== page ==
Coronavirus pandemic slows booming sales of plant-based meat

| | May 29, 2020
screenshot inbox cameronenglish protonmail com protonmail
Credit: PATRICK T. FALLON/BLOOMBERG NEWS
This article or excerpt is included in the GLP’s daily curated selection of ideologically diverse news, opinion and analysis of biotechnology innovation.

No doubt about it: makers of plant-based meat are experiencing blockbuster growth during the pandemic for a variety of reasons. From widespread slaughter plant shutdowns restricting supply and increasing prices to concerns about the treatment of those employed in those plants to attention on the connection between pandemics and how we treat animals, many Americans are exploring the plant-based world in earnest.

As impressive as this beefed-up growth is for the plant-based meat movement, it’s helpful to recall that animal meat demand has also never been higher, and the actual gains for animal meat producers dwarf those of the plant-based meat-makers.

Related article:  Viewpoint: Why the USDA decided not to over-regulate CRISPR crops—and what it means for agriculture's future

vyy gvjt uqzpz sn lug

According to Feedstuffs, “since the onset of the pandemic-related changes in grocery patterns, the meat department has seen an additional $5.0 billion in sales, versus an additional $100.3 million for plant-based meat alternatives.”

…. [K]eep in mind that plant-based meat typically sells for 200 to 500 percent the cost of conventional meat, so percent of dollars spent will be higher than the percent of actual meat sold.

And when it comes to measuring those pounds of actual meat, Feedstuffs makes it clear that plant-based meat’s share has actually decreased during the pandemic since animal-based meat has climbed so rapidly.

Read the original post

Outbreak
Outbreak Daily Digest
Biotech Facts & Fallacies
Talking Biotech
Genetics Unzipped
sperm swim

Video: Sperm are ‘spinners not swimmers’—because they are lopsided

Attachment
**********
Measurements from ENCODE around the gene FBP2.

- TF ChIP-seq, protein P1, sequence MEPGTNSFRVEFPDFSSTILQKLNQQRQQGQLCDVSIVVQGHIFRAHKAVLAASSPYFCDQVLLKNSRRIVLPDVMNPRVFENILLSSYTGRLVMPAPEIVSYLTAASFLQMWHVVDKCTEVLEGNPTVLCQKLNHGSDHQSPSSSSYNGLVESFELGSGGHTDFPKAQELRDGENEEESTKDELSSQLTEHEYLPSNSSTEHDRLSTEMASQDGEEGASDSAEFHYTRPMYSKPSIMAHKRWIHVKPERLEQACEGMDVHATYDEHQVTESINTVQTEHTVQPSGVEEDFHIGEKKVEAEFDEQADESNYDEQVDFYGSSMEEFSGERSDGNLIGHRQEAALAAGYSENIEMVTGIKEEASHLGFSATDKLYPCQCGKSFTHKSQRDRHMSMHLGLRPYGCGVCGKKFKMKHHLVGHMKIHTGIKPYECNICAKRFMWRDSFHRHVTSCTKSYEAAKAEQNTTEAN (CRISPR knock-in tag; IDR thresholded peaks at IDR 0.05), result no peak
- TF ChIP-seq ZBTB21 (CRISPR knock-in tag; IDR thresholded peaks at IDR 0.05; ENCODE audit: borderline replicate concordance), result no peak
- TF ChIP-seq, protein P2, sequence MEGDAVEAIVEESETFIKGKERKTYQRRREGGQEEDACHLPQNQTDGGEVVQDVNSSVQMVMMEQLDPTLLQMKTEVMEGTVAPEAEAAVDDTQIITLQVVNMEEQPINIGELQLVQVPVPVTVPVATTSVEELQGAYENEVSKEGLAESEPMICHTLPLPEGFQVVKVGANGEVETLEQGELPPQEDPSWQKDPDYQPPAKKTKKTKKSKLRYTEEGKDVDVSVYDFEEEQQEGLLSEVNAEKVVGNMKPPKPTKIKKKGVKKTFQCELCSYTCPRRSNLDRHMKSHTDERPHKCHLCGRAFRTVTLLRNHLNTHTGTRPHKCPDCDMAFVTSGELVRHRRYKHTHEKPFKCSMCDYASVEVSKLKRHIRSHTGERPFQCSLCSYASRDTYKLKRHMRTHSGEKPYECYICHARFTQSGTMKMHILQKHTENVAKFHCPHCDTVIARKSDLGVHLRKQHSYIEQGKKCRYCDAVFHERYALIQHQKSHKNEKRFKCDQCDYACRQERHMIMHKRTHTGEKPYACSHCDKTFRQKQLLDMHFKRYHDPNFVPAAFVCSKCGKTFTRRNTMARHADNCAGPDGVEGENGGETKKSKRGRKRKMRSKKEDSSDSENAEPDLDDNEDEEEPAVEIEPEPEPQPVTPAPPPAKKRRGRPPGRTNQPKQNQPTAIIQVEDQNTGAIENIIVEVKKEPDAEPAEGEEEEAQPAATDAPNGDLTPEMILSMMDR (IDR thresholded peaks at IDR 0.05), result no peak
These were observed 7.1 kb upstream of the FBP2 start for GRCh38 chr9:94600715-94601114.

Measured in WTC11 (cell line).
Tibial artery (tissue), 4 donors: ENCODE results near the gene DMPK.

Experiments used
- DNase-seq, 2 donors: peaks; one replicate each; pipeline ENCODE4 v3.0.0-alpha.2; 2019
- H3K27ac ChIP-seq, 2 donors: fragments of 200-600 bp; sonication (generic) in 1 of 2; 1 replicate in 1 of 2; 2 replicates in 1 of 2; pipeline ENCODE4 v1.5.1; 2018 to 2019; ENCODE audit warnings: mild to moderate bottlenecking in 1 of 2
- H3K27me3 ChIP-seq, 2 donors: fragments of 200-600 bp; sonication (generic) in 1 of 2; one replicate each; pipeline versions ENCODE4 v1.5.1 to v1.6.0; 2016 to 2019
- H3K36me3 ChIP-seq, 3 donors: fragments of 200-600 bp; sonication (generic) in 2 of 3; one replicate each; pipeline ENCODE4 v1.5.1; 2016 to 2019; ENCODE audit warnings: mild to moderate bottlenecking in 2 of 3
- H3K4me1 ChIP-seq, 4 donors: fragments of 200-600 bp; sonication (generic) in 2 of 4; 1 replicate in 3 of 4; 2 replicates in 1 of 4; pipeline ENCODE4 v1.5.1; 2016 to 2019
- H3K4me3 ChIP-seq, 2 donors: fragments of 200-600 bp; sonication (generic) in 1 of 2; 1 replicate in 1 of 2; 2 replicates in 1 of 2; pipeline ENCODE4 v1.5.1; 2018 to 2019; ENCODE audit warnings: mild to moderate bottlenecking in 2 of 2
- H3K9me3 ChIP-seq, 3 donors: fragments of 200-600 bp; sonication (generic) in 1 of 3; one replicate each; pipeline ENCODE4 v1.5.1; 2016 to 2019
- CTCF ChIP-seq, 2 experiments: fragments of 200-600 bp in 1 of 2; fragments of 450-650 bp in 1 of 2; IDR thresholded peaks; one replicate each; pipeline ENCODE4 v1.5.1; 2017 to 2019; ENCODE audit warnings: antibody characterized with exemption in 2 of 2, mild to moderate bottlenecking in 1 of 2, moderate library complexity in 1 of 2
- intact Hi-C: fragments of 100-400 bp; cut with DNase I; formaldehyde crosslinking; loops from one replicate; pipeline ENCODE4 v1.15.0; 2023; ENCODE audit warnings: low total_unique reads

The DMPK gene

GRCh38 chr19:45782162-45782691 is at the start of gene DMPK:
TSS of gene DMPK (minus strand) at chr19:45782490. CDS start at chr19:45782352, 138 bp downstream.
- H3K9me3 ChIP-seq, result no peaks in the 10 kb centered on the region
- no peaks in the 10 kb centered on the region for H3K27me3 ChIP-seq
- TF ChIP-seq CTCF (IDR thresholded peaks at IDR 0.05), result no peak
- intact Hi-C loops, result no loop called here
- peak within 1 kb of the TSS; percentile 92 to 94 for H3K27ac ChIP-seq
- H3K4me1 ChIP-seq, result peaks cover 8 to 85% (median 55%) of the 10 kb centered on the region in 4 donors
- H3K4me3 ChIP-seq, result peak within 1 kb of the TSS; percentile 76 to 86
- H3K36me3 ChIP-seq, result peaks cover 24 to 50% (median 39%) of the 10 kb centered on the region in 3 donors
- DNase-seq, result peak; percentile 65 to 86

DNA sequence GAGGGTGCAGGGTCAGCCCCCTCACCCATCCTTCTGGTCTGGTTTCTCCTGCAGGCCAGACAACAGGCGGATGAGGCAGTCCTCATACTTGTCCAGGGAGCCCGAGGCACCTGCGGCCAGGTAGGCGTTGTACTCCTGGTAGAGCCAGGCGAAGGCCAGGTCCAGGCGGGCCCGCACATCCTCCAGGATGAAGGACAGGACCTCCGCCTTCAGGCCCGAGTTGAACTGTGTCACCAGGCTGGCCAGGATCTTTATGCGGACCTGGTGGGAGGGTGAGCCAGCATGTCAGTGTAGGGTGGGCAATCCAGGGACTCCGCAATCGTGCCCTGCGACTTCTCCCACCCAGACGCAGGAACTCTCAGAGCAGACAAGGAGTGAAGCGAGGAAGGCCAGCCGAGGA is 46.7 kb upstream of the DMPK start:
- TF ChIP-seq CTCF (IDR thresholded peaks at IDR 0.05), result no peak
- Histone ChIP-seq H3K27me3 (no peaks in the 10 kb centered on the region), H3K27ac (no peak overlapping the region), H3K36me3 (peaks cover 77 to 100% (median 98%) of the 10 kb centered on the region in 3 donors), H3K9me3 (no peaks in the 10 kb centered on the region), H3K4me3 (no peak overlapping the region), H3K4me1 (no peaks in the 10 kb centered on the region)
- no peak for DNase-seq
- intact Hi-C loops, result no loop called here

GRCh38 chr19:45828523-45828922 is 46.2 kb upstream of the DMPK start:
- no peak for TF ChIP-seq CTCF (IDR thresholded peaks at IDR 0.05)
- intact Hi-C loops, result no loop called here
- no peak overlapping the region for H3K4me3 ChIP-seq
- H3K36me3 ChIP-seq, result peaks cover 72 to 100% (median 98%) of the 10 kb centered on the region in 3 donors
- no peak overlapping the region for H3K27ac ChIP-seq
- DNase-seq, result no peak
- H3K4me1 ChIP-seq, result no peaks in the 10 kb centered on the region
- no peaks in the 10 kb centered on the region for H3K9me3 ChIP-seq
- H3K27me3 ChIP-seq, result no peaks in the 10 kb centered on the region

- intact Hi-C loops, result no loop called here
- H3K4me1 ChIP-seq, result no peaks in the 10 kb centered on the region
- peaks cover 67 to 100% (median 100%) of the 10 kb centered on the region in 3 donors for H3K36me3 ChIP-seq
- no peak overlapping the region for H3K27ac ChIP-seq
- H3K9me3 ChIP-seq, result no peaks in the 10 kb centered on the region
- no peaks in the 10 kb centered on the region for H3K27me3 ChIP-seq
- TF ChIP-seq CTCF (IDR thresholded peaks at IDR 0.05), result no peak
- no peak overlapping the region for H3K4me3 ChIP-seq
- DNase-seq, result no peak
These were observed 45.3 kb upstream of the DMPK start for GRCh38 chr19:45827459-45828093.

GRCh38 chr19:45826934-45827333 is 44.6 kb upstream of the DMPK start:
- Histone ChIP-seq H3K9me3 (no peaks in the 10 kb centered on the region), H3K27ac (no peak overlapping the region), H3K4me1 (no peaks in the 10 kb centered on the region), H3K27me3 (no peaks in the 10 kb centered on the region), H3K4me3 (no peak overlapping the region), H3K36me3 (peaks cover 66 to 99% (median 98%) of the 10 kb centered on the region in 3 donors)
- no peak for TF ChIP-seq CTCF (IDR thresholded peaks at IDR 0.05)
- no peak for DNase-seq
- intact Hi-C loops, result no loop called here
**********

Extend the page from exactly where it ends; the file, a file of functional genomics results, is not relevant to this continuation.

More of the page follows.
Research by fertility scientists in the UK and Mexico challenges the accepted view of how sperm “swim”, suggesting that it ...
mag insects image superjumbo v

Disaster interrupted: Which farming system better preserves insect populations: Organic or conventional?

A three-year run of fragmentary Armageddon-like studies had primed the journalism pumps and settled the media framing about the future ...
dead bee desolate city

Are we facing an ‘Insect Apocalypse’ caused by ‘intensive, industrial’ farming and agricultural chemicals? The media say yes; Science says ‘no’

The media call it the “Insect Apocalypse”. In the past three years, the phrase has become an accepted truth of ...
breastfeeding bed x facebook x

Infographic: We know breastfeeding helps children. Now we know it helps mothers too

When a woman becomes pregnant, her risk of type 2 diabetes increases for the rest of her life, perhaps because ...
biotechnology worker x

Can GMOs rescue threatened plants and crops?

Some scientists and ecologists argue that humans are in the midst of an "extinction crisis" — the sixth wave of ...
food globe x

Are GMOs necessary to feed the world?

Experts estimate that agricultural production needs to roughly double in the coming decades. How can that be achieved? ...
eating gmo corn on the cob x

Are GMOs safe?

In 2015, 15 scientists and activists issued a statement, "No Scientific consensus on GMO safety," in the journal Environmental Sciences ...
Screen Shot at PM

Charles Benbrook: Agricultural economist and consultant for the organic industry and anti-biotechnology advocacy groups

Independent scientists rip Benbrook's co-authored commentary in New England Journal calling for reassessment of dangers of all GMO crops and herbicides ...
Screen Shot at PM

ETC Group: ‘Extreme’ biotechnology critic campaigns against synthetic biology and other forms of ‘extreme genetic engineering’

The ETC Group is an international environmental non-governmental organization (NGO) based in Canada whose stated purpose is to monitor "the impact of emerging technologies and ...
Share via
News on human & agricultural genetics and biotechnology delivered to your inbox.
Optional. Mail on special occasions.
Send this to a friend